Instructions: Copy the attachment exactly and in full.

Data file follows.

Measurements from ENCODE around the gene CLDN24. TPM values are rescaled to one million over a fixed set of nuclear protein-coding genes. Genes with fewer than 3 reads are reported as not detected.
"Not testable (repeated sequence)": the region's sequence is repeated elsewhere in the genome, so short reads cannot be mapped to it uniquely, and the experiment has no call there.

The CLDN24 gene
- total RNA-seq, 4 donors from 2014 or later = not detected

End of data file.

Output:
Measurements from ENCODE around the gene CLDN24. TPM values are rescaled to one million over a fixed set of nuclear protein-coding genes. Genes with fewer than 3 reads are reported as not detected.
"Not testable (repeated sequence)": the region's sequence is repeated elsewhere in the genome, so short reads cannot be mapped to it uniquely, and the experiment has no call there.

The CLDN24 gene
- total RNA-seq, 4 donors from 2014 or later = not detected